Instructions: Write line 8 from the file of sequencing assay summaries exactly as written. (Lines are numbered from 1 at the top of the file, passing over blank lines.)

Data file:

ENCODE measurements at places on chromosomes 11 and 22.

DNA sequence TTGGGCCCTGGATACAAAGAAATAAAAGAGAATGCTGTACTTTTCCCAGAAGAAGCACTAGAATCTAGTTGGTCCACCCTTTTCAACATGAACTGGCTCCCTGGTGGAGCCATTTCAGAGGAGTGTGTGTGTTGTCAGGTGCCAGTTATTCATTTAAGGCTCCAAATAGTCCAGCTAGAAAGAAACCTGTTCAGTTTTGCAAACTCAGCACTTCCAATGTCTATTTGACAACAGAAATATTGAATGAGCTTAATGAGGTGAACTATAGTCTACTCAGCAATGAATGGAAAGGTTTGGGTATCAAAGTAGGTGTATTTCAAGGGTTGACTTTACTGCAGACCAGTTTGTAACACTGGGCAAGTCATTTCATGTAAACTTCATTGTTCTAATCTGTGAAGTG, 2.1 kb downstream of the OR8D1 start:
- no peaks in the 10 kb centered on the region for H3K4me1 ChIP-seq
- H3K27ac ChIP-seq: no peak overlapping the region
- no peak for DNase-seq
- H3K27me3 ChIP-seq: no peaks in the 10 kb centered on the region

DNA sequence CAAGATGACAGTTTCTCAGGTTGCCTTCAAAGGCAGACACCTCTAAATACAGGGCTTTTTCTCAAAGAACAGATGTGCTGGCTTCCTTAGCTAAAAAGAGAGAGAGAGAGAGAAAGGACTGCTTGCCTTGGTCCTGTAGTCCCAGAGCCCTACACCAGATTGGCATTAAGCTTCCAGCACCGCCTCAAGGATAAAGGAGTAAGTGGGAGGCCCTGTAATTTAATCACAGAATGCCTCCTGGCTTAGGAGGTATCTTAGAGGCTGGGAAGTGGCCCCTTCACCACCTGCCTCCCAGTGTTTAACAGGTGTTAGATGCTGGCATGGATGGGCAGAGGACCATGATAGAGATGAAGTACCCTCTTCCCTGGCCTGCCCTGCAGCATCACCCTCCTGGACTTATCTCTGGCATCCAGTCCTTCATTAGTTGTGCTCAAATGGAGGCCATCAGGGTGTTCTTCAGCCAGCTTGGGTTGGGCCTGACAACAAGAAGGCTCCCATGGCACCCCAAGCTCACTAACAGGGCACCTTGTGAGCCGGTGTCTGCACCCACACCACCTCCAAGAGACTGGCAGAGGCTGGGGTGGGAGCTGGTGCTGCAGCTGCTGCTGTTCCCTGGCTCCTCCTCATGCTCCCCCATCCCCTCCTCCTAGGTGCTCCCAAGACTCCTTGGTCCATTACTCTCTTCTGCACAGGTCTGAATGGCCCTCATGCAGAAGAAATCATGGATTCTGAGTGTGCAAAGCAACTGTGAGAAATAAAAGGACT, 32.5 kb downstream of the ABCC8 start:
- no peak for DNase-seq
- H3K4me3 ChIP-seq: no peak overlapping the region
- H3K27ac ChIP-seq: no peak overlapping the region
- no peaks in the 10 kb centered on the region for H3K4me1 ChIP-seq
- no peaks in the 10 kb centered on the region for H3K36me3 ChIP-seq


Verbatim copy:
- no peak for DNase-seq